However, it’s clear that SecOps is still evolving. Dark Reading research found that 28% of the organizations they surveyed indicated security teams are typically only brought in at the beginning of important IT projects. Only 15% say they are brought in on every new project and that their views are highly valued. For most of the rest – 54% – security teams may be consulted on a few projects or even, not all.
While adoption of a SecOps function may not be widespread, it is certainly on the horizon for many companies. A report from Forbes Insights notes that nearly half of the surveyed companies plan on combining security and operations personnel into teams for fortifying mission-critical applications. The companies that have achieved this already are experiencing significant benefits. EMA research indicates that 59% of these companies have achieved dramatic or significant benefits, with better ROI on the existing security infrastructure, and improved operation efficiencies across security and the rest of IT listed as the top two.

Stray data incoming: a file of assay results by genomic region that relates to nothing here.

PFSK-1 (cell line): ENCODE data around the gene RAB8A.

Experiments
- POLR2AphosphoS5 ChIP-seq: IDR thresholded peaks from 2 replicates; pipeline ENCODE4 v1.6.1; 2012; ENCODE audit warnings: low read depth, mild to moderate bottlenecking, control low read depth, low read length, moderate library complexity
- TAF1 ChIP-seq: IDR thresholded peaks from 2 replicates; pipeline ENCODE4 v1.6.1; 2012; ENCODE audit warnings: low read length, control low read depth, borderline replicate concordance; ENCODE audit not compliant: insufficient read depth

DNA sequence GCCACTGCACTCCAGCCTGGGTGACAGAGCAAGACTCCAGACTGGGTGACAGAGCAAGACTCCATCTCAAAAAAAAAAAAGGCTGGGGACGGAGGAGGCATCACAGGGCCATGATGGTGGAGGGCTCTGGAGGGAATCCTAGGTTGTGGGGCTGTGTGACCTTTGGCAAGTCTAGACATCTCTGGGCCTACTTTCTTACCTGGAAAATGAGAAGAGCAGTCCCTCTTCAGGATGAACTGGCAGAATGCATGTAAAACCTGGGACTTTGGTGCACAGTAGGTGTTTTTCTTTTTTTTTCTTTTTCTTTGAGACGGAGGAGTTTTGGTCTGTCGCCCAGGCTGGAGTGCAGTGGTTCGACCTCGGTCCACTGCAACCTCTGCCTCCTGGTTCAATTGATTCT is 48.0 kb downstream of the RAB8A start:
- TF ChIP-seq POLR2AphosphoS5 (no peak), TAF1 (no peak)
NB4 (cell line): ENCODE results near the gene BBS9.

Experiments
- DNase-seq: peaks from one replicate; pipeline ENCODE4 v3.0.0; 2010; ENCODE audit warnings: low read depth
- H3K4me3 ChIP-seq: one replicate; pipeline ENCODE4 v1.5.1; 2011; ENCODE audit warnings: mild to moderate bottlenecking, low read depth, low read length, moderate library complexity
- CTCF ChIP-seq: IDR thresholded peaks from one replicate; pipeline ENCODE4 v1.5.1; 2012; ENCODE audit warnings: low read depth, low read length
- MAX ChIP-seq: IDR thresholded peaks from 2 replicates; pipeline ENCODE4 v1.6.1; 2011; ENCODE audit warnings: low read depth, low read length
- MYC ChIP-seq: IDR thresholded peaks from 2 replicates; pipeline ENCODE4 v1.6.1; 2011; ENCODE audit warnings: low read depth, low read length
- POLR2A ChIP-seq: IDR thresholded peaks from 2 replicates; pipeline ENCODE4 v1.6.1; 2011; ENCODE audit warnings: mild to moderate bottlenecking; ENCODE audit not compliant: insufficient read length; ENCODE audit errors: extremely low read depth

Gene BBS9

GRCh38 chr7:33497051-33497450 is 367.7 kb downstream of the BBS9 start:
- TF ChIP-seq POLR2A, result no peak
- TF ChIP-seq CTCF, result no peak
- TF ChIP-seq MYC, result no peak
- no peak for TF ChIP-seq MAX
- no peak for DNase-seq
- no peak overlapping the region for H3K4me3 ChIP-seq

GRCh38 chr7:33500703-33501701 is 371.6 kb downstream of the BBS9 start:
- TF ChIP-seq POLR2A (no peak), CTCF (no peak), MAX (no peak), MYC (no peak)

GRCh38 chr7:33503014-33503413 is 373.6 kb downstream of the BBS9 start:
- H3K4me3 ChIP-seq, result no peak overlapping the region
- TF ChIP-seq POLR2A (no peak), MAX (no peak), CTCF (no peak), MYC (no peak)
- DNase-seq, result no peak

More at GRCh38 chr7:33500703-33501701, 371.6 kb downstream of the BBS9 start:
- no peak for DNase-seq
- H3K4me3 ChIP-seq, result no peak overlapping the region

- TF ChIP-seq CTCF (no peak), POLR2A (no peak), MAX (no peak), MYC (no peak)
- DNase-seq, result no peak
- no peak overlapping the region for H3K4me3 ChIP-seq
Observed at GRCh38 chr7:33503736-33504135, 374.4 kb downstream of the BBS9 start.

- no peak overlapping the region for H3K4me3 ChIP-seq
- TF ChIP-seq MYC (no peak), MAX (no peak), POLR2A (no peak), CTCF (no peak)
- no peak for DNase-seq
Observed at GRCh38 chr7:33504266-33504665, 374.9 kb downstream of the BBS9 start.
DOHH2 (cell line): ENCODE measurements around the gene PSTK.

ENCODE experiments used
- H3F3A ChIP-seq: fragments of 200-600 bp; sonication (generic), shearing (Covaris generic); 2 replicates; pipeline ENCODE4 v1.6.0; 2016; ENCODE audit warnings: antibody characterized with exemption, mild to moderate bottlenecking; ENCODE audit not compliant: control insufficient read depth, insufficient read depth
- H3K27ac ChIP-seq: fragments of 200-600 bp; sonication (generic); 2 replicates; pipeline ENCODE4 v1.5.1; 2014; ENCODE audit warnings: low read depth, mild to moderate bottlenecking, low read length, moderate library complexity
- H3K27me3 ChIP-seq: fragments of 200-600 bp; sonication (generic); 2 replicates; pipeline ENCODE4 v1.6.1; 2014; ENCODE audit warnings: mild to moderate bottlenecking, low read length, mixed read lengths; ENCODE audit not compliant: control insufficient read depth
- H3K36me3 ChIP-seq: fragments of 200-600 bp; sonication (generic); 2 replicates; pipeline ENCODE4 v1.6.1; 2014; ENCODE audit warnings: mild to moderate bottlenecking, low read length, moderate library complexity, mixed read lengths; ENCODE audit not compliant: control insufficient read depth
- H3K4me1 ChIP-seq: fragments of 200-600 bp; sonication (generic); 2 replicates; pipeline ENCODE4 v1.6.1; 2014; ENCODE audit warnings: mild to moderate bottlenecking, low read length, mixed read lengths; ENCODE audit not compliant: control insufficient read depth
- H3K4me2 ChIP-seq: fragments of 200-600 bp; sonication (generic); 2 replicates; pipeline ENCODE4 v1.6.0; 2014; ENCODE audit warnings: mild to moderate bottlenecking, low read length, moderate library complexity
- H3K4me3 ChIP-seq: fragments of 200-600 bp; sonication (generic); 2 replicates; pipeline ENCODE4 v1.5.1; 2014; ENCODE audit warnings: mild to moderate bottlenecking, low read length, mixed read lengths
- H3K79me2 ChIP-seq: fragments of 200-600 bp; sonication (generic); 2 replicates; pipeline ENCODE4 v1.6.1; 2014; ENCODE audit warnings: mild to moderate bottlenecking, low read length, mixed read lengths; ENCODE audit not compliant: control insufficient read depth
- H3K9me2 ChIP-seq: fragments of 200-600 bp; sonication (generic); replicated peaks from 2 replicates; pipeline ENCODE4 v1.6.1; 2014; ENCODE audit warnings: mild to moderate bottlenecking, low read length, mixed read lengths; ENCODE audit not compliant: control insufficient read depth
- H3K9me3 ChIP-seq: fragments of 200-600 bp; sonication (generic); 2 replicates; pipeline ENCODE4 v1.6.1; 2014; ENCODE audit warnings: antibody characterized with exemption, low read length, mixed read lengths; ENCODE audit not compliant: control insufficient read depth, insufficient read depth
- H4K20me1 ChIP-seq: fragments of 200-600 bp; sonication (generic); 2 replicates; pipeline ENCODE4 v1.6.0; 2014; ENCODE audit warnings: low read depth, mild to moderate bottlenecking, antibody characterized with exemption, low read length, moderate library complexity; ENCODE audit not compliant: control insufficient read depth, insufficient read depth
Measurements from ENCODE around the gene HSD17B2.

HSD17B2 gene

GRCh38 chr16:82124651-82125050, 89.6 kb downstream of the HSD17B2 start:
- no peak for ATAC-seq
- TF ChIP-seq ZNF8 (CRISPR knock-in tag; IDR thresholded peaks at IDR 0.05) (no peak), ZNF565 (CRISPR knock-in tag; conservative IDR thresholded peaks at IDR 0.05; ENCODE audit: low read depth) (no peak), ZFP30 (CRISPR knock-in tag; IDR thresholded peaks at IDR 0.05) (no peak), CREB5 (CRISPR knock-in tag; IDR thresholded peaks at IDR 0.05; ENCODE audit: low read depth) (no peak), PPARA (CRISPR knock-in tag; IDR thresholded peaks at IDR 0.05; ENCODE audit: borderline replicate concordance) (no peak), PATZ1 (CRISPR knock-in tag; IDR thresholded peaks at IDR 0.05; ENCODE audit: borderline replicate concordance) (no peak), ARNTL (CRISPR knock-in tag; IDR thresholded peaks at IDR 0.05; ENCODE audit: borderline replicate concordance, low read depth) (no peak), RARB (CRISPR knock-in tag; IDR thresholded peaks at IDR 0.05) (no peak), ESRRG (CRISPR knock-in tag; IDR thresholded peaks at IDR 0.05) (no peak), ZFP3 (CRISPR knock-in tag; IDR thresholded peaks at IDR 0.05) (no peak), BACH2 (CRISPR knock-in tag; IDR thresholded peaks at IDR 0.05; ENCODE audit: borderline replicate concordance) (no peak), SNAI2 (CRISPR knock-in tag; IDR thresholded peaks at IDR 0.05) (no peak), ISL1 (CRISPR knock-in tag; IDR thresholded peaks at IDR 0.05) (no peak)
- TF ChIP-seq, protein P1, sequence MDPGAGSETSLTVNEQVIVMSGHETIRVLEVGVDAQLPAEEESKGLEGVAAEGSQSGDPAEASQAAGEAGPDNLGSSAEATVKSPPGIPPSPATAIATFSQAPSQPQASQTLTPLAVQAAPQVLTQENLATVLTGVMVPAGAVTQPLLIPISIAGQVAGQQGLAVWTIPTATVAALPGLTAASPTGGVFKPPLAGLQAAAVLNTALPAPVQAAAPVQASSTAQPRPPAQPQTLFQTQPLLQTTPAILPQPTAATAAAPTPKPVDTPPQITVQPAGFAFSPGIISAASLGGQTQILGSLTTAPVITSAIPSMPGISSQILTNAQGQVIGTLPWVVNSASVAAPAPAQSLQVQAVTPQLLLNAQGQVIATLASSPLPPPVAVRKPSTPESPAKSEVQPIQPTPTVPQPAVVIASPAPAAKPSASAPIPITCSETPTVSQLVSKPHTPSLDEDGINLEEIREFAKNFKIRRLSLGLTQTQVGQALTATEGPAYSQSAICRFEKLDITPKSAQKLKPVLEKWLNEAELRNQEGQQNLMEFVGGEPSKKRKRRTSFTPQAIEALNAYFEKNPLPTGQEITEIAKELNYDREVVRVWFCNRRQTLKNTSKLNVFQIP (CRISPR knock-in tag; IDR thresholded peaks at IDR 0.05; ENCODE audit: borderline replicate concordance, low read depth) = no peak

72% of the organizations they surveyed found security operations were more difficult in than two years earlier.
Physical data centers are limited by space and their reliance on hardware and equipment. Now, servers can be virtualized, where processing power and memory are separated from the hardware in a virtual machine. With data center virtualization, administrators can create a virtual data center infrastructure using remote servers to share the workload and storage. A virtual data center requires less equipment, less power, and less room than a traditional physical data center. A virtual data center can also access or “burst into” either a public or private cloud when more storage or processing resources are required. Virtual data centers are also known as software-defined data centers because all of the services they provide, including networking and storage, are delivered through software rather than hardware.